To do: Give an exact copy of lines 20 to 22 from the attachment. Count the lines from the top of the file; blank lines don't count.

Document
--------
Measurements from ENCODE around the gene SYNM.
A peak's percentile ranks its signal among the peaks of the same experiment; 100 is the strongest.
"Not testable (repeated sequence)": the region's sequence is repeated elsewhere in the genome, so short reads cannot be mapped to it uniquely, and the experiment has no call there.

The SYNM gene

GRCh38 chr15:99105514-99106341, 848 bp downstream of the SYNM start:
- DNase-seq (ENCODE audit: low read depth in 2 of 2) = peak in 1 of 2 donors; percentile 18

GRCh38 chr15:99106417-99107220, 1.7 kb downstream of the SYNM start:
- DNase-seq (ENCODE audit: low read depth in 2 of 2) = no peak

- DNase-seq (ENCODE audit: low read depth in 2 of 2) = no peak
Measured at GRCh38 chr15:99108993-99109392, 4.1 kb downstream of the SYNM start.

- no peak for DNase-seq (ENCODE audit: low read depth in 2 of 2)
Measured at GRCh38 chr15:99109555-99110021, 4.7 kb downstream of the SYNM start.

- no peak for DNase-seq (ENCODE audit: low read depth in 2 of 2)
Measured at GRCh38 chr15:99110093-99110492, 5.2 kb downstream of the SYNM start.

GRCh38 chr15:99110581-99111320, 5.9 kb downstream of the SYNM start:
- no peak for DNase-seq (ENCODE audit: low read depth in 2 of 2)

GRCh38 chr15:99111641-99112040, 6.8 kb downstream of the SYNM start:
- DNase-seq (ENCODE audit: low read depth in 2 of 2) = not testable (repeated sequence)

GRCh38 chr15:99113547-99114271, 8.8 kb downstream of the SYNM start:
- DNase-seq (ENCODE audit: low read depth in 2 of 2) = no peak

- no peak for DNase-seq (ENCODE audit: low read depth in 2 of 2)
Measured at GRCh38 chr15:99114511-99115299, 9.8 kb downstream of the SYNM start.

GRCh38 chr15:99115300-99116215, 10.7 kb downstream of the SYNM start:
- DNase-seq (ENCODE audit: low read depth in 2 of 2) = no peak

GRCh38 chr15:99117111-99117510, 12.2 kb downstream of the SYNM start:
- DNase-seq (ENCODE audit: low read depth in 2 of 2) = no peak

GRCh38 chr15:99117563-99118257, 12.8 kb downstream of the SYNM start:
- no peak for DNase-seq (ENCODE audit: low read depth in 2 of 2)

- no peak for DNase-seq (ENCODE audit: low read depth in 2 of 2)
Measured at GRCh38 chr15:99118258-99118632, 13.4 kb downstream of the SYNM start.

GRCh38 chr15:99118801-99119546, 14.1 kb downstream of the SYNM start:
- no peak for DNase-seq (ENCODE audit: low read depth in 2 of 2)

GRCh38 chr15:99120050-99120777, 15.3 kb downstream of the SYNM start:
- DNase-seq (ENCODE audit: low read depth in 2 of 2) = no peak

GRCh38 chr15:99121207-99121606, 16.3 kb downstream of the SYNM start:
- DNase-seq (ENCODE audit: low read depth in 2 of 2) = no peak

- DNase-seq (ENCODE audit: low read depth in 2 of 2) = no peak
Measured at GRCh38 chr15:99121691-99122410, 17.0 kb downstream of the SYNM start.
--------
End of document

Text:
- DNase-seq (ENCODE audit: low read depth in 2 of 2) = no peak

- no peak for DNase-seq (ENCODE audit: low read depth in 2 of 2)
Measured at GRCh38 chr15:99114511-99115299, 9.8 kb downstream of the SYNM start.